hist-brewing: Apple Cider

Wade Hutchison whutchis at bucknell.edu
Tue Dec 7 07:42:22 PST 1999


Well, sort of.  Methanol (CH3OH) has a _lower_ boiling point than
ethanol, so in distillation it will be the first component to vaporize.
This is one reason that the very first spirits distilled in whiskey
making are usually discarded - that would have the highest % of methanol,
if there is any.  All other alcohols and related chemicals have
lower boiling points than Methanol, which is the prime culprit in
alcohol-related blindness.  Ethanol (C2H5OH) is (sort of) our friend, and only
causes problems if over-imbibed.  Propanol (C3H7OH or rubbing alcohol) is next
in line, and will cause severe intestinal distress if consumed.  It is
concentrated in both forms of 'distillation', since both its boiling point
is lower than water, and its freezing point is higher.  Btw, anti-freeze
is usually ethylene glycol (closer to ethanol, and very toxic) or propylene
glycol (closer to propanol,and is much _less_ toxic than the
ethylene glycol!), neither of which are 'alcohols.'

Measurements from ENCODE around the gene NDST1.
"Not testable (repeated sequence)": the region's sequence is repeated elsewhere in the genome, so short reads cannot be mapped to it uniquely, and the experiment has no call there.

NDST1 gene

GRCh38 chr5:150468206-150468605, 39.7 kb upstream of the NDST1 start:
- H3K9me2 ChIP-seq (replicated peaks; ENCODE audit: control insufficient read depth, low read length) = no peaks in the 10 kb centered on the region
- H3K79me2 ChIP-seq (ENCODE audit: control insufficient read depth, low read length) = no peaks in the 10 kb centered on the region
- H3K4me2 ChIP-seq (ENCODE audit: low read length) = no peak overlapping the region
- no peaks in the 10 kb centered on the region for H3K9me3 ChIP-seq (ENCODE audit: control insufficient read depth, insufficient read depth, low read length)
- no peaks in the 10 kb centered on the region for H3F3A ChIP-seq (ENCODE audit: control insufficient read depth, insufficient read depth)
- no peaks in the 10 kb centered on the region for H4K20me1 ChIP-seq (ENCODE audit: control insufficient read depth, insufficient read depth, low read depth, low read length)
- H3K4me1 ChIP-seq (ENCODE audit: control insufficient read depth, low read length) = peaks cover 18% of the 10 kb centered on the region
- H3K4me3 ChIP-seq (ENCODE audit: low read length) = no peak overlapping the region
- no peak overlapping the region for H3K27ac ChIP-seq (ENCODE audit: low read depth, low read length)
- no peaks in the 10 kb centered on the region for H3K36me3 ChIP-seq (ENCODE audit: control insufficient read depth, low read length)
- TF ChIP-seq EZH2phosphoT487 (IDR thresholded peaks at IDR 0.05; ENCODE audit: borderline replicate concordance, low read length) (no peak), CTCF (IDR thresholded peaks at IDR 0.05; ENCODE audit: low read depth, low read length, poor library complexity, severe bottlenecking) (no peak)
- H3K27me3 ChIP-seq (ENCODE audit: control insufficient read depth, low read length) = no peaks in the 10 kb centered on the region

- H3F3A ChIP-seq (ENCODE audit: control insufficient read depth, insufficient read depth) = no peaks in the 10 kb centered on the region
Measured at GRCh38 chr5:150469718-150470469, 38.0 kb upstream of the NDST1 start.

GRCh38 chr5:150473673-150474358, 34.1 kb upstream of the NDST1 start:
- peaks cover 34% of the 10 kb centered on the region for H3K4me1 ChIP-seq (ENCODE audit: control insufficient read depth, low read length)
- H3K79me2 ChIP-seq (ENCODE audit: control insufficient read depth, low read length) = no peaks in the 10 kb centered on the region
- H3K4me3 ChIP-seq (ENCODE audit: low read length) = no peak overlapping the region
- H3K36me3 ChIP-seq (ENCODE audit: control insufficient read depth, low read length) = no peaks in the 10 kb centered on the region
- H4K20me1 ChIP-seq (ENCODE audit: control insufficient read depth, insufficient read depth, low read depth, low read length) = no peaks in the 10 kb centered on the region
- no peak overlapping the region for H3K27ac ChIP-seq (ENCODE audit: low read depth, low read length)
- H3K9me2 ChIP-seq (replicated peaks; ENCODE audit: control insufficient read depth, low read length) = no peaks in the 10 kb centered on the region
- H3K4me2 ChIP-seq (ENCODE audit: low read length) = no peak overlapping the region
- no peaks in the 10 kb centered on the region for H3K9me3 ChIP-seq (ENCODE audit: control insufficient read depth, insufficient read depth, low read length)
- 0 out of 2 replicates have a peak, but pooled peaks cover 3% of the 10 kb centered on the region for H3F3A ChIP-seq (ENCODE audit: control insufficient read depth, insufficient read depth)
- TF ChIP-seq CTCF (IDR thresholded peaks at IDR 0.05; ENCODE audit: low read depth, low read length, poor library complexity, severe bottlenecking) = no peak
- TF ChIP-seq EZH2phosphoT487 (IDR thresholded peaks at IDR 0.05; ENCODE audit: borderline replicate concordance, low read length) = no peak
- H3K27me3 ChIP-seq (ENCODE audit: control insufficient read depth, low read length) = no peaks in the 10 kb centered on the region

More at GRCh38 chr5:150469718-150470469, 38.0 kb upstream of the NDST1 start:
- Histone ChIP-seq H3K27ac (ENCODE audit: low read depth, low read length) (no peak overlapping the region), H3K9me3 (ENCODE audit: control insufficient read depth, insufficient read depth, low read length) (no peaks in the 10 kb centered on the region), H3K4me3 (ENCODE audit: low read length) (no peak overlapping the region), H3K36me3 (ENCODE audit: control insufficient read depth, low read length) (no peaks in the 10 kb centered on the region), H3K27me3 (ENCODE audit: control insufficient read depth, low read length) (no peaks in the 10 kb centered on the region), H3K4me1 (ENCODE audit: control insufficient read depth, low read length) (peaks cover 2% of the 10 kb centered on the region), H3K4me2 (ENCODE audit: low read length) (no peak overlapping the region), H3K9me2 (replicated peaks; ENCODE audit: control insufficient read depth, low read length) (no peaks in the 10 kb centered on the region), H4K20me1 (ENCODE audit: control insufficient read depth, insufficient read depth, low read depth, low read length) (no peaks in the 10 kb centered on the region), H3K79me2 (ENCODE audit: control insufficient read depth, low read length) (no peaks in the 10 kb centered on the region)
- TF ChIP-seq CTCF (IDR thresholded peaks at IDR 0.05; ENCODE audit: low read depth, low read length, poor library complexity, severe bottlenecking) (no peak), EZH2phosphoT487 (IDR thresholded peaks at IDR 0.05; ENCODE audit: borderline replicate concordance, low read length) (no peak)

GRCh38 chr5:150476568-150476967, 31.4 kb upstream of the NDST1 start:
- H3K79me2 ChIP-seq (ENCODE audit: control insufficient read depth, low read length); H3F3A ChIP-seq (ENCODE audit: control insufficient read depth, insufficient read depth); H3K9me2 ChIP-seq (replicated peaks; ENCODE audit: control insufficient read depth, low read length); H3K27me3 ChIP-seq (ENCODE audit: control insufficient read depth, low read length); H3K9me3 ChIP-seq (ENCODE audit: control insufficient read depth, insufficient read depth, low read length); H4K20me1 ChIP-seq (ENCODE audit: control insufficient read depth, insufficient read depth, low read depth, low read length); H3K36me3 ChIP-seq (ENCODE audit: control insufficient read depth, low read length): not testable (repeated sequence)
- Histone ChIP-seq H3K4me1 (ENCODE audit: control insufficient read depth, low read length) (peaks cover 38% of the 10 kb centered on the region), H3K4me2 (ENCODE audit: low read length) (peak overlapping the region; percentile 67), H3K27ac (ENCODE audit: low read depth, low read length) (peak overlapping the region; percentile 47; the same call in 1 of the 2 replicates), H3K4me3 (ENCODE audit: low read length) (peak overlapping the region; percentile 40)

The bottom line is that if you stick to fruit or grain sources of
sugars (dextrose, maltose, sucrose, etc.) and use a brewing yeast
(Saccharomyces Cerevisiae or his close relatives) you'll produce
Ethanol to the exclusion of most other alcohols.  In this case
you should definitely relax, don't worry and have a homebrew.

         -----Wade Hutchison


  01:03 AM 12/7/1999 , Richard wrote:
>GOOD POINT!!!  I hadn't thought about that when I answered that question!!!
>
>I'm gonna send this to the list so that people are aware of this.  All 
>this talk about freeze distilling and I didn't even think to mention the 
>dangers of methyl alcohol!
>
>BTW, they aren't always left behind in the normal distilling process.  If 
>done improperly, you could end up just as blind.
>
>Richard
>
> > In a message dated 12/06/1999 0:43:46 AM EST, Richard at WowMe.com writes:
> >
> >  The really nasty higher alcohols that make you go
> > blind, the kind they used to use in automobile anti-freeze, are left 
> behind
> > by the distilling process and do not carry over.  HOWEVER, they are 
> retained
> > in the product by partial freezing.
> >     Kids, don't try this at home.
>

	

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